“We want to use this opportunity to call on Nigerians, especially those in the informal sector, to bear with us while the industrial action lasts.
“There is no need for the pains we bear. It is a needless one. They ask us to tighten our belts while they loosen theirs. Services are not rendered yet we are compelled to pay estimated bills.
“You will recall that this government during its electioneering campaigns in 2014 told the world there is nothing like subsidy. We were told that they will build refineries. All that is history now.
“We run a mono-economy and any hike in fuel automatically will have an adverse effect on us, yet successive governments tow that path because they are not creative.
“As at today, about eight states are yet to commence the payment of new minimum wage and its consequential adjustment even though the President signed it into law on April 18, 2019. We have written letters to the governors and also engaged them in dialogue but all to no avail. Sometimes we wonder if these people have a conscience at all.
“The Congress hereby appeals to all Nigerians to get ready for the unprecedented mass action against corruption, obnoxious policies, rape and other violent offences, breach of the collective agreement, unemployment, etc.
“We also call on the USA, UK, Germany, Spain, etc to support our struggle by placing indefinite visa ban on our political leaders whose stock in trade is to loot and impoverish the masses and the country. We can no longer take it. Enough is enough!”
Akinwumi Adesina Says It Is Impossible for Businesses to Survive Without Generator in Nigeria
The President of the African Development Bank (AFDB), Akinwumi Adesina faulted the lack of reliable power supply in Nigeria as a hindrance to industrial growth in the nation.
Speaking at the 49th Annual General Meeting of the Manufacturers Association of Nigeria in Abuja, Adesina stated that Nigerians spend $14 billion yearly on generators and fuel. He further went on to quote a report by the International Monetary Fund (IMF) which stated that Nigeria loses $29 billion annually, about 5.8 percent of its Gross Domestic Product due to a lack of reliable power supply.
He went on to note the various challenges affecting manufacturing in the country stating that lack of reliable power supply in the country is a major challenge to manufacturers. His words were “To be a manufacturer in Nigeria is not an easy task. You succeed not because of the ease of doing business in the country, but by surmounting multiple constraints that limit industrial manufacturing. Today, the major challenge facing Nigeria’s manufacturing is the very high cost and unreliability of electricity supply. Load shedding and the inconsistent availability of electrical power have resulted in high and uncompetitive manufacturing costs.”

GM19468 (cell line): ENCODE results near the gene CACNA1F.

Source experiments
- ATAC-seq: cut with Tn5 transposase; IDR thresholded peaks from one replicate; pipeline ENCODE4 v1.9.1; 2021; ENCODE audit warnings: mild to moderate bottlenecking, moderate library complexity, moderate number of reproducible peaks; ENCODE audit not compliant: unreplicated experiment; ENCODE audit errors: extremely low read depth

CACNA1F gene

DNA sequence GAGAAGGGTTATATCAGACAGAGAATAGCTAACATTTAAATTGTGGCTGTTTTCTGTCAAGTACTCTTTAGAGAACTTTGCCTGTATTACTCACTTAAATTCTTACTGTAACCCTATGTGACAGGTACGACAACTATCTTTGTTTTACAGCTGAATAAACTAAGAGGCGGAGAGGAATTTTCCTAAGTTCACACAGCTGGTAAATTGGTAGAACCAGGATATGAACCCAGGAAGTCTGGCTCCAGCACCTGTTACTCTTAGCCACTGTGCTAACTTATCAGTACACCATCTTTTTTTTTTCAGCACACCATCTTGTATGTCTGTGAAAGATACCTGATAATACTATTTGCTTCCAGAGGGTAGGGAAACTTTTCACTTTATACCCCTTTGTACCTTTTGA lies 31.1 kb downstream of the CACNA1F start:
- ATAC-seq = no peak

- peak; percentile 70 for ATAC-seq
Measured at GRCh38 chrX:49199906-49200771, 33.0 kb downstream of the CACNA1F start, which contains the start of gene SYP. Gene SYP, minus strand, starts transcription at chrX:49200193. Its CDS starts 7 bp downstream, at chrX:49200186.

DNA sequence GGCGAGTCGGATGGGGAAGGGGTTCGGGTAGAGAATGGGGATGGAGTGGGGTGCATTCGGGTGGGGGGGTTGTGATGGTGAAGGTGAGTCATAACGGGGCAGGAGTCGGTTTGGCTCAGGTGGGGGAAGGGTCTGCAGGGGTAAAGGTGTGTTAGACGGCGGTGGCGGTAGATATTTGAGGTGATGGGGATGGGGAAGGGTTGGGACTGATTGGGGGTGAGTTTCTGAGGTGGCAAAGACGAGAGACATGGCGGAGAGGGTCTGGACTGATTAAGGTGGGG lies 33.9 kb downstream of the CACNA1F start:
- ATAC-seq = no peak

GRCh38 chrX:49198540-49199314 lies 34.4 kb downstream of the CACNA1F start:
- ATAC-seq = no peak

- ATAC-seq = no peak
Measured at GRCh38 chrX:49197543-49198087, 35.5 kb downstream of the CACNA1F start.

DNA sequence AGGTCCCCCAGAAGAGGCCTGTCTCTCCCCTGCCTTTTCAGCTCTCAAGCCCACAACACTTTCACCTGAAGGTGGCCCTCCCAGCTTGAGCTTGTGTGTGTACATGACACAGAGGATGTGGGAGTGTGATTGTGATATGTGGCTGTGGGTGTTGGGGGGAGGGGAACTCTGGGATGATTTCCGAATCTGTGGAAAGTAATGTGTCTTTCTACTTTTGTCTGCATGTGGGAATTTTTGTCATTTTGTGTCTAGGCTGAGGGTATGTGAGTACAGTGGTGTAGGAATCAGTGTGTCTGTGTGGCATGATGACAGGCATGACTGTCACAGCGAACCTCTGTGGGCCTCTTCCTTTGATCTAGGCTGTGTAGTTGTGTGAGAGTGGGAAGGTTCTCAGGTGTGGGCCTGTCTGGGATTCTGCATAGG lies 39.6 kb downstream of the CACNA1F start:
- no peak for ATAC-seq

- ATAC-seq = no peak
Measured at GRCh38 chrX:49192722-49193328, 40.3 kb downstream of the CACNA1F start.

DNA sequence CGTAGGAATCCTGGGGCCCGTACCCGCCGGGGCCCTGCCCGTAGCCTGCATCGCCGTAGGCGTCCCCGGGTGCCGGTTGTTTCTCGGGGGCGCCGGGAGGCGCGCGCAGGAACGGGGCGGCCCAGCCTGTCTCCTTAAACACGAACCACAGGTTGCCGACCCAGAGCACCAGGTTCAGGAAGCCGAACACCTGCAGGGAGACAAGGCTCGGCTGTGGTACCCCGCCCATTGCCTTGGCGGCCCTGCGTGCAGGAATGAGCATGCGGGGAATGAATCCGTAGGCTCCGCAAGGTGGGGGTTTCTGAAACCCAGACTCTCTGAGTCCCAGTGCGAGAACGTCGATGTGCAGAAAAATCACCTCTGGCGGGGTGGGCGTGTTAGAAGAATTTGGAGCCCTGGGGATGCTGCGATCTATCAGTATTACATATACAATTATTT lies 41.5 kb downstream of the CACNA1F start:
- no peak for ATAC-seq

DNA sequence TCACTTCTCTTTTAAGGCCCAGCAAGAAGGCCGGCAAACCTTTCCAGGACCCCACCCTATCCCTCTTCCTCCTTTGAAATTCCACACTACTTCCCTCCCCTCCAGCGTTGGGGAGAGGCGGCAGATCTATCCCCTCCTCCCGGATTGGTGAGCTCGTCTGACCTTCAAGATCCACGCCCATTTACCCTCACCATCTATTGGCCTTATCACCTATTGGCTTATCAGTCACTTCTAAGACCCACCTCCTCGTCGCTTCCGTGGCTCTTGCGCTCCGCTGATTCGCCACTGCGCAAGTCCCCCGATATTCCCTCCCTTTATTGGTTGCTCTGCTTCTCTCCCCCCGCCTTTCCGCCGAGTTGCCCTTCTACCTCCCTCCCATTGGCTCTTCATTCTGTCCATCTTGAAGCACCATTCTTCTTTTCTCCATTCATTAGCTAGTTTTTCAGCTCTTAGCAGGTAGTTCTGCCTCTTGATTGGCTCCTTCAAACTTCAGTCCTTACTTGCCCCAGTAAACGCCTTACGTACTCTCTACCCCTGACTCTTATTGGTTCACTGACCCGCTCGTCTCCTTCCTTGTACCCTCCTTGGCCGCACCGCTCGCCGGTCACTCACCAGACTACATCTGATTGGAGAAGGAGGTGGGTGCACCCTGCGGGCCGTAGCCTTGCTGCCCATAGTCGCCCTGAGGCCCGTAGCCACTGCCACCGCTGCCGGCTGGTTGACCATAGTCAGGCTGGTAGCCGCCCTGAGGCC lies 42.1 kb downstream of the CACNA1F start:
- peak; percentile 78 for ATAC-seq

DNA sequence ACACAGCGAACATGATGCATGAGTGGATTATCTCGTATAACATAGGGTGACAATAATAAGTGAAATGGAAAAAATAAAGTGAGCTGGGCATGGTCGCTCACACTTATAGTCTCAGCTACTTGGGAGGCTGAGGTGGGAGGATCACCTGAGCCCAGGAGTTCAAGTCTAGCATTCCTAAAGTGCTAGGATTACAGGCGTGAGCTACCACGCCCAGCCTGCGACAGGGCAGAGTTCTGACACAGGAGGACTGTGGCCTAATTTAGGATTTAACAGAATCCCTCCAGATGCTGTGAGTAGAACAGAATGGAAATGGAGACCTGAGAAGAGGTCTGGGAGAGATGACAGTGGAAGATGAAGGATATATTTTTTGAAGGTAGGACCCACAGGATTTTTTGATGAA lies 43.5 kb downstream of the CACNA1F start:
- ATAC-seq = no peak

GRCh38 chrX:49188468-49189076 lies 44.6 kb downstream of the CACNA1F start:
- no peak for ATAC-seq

He went on saying “Today, no business can survive in Nigeria without generators. Consequently, the abnormal has become normal. Traveling on a road one day in Lagos, I saw an advertisement on a billboard that caught my attention. It was advertising generators with the bold statement, we are the Nation’s number one reliable power supplier!!”
He then went on to proffer potential solutions to the problem, saying that Nigeria should invest in different means of energy generation to ensure the efficiency of the local industries. He suggested there should be massive investment in variable energy mixes, including gas, hydropower resources, and large-scale solar systems to ensure stable baseload power for industries to direct power preferentially to industries and to support industrial mini-grids and concentrate power in industrial zones. In addition, he suggested the development of more efficient utilities which would reduce the technical and non-technical losses in power generation, transmission and distribution systems.
World Bank Says Nigeria’s Economy is Static, Per Capita Income Unchanged in 40 Years
The World Bank claims Nigeria’s per capita income has been static since 1981, which is a total of 40 years.
The Country Director of the World Bank, Shubham Chaudhuri said this at the breakout panel session of the 27th Nigerian Economic Summit on Lightning Nigeria: Solution framework for power recovery held in Abuja.